The most recent thing to be destroyed in my home is a wall upstairs in an area of the house I think of as the BoyZone. The claim, from my youngest son, is that he was just leaning on the wall and next thing you knew there was a 18″ x 24″ hole! Isn’t that one of the oddest things you’ve ever heard? Seriously – how the hell does that even happen?
Now, don’t get me wrong. I remember breaking things around the house when I was a kid – I put my hand through a window once and have the scar from my stitches to prove it. But, let’s remember, it was glass. Glass breaks really easily. Holes in the walls, though? That takes some effort.
Over the years, there have been some epic examples of breakage around my house. There was that time when my middle son decided to leap from the back of the sofa to the 6 ft tall wine rack, pre-parcore, by the way. The result of this escapade was multiple bottles of wine smashed and ultimately dripping from our second floor flat down the wall and into the first floor apartment. Talk about pouring someone a drink…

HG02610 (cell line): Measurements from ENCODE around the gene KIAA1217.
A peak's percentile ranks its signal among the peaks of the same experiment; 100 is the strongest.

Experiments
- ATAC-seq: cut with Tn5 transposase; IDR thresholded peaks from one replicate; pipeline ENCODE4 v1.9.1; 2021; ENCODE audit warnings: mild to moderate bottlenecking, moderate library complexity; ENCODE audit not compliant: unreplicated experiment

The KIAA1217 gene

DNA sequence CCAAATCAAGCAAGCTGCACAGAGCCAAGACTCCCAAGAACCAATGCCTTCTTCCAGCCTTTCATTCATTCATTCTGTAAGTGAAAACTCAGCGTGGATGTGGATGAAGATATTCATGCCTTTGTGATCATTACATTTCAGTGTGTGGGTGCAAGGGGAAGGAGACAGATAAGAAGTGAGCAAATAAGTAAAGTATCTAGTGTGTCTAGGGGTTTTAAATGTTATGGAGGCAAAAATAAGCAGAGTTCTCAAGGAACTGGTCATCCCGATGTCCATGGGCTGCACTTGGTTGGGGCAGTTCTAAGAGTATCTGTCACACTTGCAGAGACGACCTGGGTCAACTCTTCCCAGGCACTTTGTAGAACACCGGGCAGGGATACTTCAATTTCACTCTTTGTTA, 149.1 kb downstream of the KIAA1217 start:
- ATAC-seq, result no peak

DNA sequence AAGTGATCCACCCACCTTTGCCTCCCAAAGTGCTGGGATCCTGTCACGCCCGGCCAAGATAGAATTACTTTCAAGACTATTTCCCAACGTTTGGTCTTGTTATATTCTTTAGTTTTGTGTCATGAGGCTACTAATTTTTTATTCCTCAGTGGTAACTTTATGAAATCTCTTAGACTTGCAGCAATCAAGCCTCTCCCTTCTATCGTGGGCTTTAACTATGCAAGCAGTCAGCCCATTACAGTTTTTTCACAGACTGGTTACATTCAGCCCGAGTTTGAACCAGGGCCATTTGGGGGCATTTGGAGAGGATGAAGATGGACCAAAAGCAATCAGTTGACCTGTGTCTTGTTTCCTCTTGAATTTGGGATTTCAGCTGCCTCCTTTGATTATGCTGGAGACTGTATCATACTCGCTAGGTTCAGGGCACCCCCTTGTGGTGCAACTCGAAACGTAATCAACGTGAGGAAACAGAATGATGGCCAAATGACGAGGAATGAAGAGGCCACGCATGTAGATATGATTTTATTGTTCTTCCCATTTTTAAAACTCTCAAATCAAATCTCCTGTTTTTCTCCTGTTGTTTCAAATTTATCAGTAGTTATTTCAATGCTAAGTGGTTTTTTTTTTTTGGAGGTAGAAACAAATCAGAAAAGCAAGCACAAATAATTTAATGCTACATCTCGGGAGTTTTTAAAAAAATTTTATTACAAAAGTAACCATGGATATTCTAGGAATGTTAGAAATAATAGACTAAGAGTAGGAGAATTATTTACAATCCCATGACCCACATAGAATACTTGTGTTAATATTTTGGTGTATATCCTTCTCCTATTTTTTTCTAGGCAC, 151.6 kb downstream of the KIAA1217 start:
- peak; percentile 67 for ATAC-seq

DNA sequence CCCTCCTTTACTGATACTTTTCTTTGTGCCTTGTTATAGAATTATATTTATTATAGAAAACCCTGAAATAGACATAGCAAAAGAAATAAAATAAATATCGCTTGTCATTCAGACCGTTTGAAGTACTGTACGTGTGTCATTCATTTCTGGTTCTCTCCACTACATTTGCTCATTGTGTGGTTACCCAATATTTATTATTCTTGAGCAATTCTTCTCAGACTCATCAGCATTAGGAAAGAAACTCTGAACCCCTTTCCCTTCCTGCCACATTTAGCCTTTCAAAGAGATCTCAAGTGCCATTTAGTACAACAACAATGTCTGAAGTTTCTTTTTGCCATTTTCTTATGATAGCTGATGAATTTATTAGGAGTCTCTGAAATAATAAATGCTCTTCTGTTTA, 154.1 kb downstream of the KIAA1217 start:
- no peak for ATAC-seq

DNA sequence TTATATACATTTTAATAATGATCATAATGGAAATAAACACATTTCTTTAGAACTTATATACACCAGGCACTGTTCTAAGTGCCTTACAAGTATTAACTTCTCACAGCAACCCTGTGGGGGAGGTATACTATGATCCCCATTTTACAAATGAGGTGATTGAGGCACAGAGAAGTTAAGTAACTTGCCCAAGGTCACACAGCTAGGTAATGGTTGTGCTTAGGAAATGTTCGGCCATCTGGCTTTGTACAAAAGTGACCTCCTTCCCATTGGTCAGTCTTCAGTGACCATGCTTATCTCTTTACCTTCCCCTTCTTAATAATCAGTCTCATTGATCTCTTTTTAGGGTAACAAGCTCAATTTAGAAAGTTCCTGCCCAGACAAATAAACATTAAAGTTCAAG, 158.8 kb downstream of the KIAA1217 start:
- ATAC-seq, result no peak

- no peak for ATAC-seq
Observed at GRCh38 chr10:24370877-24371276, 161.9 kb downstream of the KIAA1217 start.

This, of course, is the same child who once carried a large branch into the kitchen which then got caught up in the ceiling fan and took down the hanging glass rack, shattering glasses everywhere.
There have been electronics broken as soon as they were removed from their protective packages and eyeglasses destroyed in the most mysterious of circumstances. I can’t count the times I’ve freaked out when I discovered yet another thing inexplicably destroyed. When I look around my house, I see the cracked window, the wall with a hole and some big furniture that still serves its purpose, but has definitely seen better days. What I feel, though, is that I’m home. On the best days, the boys are, too.